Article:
If the answer at steps one and two is "yes," the claimant will automatically be found disabled if she suffers from a listed impairment, determined at step three. If the claimant does not have a listed impairment at step three but she cannot perform her past work (step four), the burden shifts to the Secretary at step five to show that the claimant can perform some other job. Rhoderick v. Heckler, 737 F.2d 714, 715 (7th Cir. 1984). See also Zurawski v. Halter, 245 F.3d 881, 886 (7th Cir. 2001)(Under the five-step evaluation, an "affirmative answer leads either to the next step, or, on Steps 3 and 5, to a finding that the claimant is disabled.. If a claimant reaches step 5, the burden shifts to the ALJ to establish that the claimant is capable of performing work in the national economy.").
This Court reviews the Commissioner's decision to ensure that the decision is supported by substantial evidence and that no mistakes of law were made. The scope of review is limited. "The findings of the Commissioner of Social Security as to any fact, if supported by substantial evidence, shall be conclusive...." 42 U.S.C. § 405(g). Thus, this Court determines not whether Plaintiff is disabled but whether the ALJ's findings were supported by substantial evidence and whether any errors of law were made. See Books v. Chater, 91 F.3d 972, 977-78 (7th Cir. 1996), citing Diaz v. Chater, 55 F.3d 300, 306 (7th Cir. 1995). This Court uses the Supreme Court's definition of substantial evidence, i.e., "such relevant evidence as a reasonable mind might accept as adequate to support a conclusion." Richardson v. Perales, 402 U.S. 389, 401 (1971).
In reviewing for substantial evidence, the undersigned Judge considers the entire administrative record but may not reweigh evidence, resolve conflicts, decide questions of credibility, or substitute his own judgment for that of the ALJ. Lopez ex rel. Lopez v. Barnhart, 336 F3d 535, 539 (7th Cir. 2003); Scott v. Barnhart, 297 F.3d 589, 593 (7th Cir. 2002). While judicial review is deferential, it is not abject; this Court does not act as a rubber stamp for the Commissioner. See Parker v. Astrue, 597 F.3d 920, 921 (7th Cir. 2010).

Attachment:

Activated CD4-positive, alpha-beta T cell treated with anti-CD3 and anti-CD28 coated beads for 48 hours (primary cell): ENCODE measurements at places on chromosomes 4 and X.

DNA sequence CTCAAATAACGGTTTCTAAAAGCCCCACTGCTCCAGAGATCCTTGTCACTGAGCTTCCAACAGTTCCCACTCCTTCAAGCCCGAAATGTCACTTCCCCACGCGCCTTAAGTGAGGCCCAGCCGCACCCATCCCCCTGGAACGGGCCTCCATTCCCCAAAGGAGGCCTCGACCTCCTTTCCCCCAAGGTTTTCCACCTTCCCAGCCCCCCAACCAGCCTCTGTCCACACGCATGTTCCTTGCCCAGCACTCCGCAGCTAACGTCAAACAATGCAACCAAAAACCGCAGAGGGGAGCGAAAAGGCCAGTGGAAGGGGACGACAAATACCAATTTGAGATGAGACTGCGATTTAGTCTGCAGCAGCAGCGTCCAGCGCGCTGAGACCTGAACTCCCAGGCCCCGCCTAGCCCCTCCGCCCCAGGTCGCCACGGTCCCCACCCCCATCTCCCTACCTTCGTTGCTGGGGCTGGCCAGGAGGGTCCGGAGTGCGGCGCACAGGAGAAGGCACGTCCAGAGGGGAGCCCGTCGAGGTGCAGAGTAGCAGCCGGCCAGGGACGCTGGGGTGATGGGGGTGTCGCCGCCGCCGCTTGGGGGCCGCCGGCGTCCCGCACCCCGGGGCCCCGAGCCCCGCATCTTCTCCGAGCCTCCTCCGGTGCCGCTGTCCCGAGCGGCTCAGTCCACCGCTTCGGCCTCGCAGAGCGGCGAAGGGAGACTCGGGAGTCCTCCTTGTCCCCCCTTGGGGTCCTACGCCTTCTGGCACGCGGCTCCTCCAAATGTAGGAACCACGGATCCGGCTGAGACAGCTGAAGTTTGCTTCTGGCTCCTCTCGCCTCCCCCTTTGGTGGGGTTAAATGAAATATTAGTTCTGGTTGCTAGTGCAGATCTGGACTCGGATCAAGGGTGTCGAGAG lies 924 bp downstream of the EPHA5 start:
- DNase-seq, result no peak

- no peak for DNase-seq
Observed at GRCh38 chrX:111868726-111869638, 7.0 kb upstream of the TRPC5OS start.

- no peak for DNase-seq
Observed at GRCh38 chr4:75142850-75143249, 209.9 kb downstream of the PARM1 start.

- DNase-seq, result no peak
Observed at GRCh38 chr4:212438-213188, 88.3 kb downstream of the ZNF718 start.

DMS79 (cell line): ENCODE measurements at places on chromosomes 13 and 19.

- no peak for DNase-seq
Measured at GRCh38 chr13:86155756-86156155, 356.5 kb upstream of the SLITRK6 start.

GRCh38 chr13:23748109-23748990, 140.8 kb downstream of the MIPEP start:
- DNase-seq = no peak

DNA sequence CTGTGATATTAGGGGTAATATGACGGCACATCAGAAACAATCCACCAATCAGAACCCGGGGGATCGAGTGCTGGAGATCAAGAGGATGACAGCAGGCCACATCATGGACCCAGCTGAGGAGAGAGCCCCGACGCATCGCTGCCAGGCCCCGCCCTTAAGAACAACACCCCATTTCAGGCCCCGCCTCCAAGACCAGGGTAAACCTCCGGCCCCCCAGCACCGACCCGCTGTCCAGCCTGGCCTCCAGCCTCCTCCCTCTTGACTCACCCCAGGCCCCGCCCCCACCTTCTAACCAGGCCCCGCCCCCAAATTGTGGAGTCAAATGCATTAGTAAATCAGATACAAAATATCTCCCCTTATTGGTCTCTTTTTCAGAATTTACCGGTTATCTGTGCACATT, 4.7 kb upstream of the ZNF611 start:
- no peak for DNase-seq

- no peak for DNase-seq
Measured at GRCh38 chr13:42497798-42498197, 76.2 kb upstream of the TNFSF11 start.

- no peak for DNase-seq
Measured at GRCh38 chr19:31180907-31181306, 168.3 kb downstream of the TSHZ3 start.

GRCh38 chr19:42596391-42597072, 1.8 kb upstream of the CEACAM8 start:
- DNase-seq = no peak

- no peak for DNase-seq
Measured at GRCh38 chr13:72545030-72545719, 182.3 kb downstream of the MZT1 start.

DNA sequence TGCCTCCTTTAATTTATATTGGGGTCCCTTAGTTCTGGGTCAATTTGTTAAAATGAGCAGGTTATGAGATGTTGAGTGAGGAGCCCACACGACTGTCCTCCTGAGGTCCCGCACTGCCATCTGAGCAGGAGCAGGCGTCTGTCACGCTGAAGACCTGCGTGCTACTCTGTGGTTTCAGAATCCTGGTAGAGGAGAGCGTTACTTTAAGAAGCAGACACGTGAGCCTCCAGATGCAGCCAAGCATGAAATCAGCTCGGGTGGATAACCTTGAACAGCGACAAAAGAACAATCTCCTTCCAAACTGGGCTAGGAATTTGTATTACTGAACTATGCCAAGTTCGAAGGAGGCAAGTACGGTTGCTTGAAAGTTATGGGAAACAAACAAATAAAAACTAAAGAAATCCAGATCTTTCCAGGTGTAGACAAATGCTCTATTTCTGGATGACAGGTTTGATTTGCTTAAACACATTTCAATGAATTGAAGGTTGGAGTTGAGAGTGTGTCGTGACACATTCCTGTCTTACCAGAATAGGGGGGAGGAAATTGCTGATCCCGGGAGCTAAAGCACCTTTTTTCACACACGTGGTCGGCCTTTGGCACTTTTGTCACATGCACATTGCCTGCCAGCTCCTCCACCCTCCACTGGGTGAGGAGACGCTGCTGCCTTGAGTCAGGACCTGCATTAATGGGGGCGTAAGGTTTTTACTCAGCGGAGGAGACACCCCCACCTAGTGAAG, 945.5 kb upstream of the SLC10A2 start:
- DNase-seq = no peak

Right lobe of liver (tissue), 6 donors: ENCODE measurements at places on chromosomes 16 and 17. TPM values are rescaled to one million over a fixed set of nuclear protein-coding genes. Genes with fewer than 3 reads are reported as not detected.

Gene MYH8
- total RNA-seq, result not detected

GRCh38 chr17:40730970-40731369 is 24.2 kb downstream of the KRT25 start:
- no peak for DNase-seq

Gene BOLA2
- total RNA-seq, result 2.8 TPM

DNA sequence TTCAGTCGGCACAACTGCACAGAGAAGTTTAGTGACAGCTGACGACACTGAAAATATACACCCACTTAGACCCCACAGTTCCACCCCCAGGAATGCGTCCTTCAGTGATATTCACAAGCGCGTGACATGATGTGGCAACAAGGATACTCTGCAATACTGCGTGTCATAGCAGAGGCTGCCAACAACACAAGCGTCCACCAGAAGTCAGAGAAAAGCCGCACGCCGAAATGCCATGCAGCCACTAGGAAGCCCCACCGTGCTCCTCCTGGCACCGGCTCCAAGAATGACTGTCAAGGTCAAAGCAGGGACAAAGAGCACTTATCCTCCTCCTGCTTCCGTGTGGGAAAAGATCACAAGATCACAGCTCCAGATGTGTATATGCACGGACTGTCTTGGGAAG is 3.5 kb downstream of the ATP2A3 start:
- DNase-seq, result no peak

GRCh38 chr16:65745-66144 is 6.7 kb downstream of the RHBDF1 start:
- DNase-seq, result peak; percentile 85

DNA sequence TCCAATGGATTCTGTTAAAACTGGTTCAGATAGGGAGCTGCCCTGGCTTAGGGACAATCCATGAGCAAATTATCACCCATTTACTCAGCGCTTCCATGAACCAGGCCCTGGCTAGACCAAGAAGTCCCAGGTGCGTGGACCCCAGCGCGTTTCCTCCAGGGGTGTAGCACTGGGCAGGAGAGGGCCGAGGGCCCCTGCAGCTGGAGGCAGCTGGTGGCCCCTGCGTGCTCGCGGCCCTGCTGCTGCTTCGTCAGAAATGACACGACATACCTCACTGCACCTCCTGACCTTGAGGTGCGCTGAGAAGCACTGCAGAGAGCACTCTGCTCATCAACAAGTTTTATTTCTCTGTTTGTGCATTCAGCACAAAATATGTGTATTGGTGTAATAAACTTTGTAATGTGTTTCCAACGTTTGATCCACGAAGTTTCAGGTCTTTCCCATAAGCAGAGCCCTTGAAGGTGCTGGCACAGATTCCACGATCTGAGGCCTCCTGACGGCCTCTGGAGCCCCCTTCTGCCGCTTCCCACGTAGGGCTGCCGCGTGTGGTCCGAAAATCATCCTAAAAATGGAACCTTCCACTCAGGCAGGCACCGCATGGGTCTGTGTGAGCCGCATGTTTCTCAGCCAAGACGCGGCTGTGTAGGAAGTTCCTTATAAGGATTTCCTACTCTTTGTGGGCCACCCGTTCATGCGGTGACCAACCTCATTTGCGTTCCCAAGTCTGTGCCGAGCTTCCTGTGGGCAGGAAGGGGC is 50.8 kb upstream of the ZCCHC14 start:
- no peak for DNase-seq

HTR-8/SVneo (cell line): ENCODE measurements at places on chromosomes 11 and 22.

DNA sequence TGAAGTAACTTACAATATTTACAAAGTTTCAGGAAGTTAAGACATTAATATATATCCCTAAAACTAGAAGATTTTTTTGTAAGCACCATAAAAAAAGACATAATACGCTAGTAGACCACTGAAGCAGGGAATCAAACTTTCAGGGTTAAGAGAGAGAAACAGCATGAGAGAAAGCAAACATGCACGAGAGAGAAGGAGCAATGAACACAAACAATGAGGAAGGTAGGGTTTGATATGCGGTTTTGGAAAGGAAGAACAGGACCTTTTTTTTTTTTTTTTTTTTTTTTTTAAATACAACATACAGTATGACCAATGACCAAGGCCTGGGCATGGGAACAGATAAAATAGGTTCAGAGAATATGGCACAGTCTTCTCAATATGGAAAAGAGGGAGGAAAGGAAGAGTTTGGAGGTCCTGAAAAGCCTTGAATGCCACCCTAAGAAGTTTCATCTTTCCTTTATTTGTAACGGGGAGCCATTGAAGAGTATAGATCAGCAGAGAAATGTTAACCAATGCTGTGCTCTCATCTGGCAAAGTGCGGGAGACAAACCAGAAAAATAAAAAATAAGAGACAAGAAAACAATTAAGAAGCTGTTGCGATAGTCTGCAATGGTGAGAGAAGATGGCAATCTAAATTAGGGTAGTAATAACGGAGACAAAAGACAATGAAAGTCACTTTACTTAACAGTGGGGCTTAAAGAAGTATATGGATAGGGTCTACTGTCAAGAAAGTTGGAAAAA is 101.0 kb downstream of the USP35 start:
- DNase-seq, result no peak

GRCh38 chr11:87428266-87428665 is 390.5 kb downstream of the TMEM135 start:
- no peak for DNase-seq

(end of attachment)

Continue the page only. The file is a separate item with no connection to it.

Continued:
D. The Decision of the ALJ
ALJ Stevens followed the five-step analytical framework described above.
He determined that Plaintiff had not been engaged in substantial gainful activity since the alleged onset date. He found that she had severe impairments of alcohol abuse and "psychological conditions variably diagnosed as different disorders such as depression and anxiety."
The ALJ rejected Plaintiff's allegation of a severe visual impairment. He further determined that her impairments do not meet or equal a listed impairment. The ALJ found that Plaintiff had the residual functional capacity to perform work at all exertional levels, but she was limited to work involving no more than simple instructions and only occasional interaction with co-workers and supervisors. There was no testimony from a vocational expert. ALJ Stevens determined that Plaintiff was able to perform her past work as a hotel housekeeper.
E. The Evidentiary Record
The Court has reviewed and considered the entire evidentiary record in formulating this Memorandum and Order. The following summary of the record focuses on the issues and arguments presented by Plaintiff.
1. Agency Forms
Plaintiff was born in 1959 and was 45 years old when she allegedly became disabled on February 1, 2005 (Tr. 174). She was last insured for DIB as of December 31, 2007 (Tr. 175). She had worked as a housekeeper in a hotel, a janitor, and a security guard. The longest job she had was as a housekeeper at The Residence Inn from 1995-1999 (Tr. 211). Her work history was sporadic. She had no earnings for the years 1990-1991, 1993-1994, and 2004. In the 15 years prior to the date of disability, she earned less than $5,000.00 every year except for 1996-1999 and 2001 (Tr. 156).
In a Disability Report, Plaintiff said that she was unable to work due to increased glaucoma and schizophrenia. She said she was able to see only the "outline/diagram of things." She also said she stopped working on February 1, 2005, because of "not enough hours" (Tr. 210).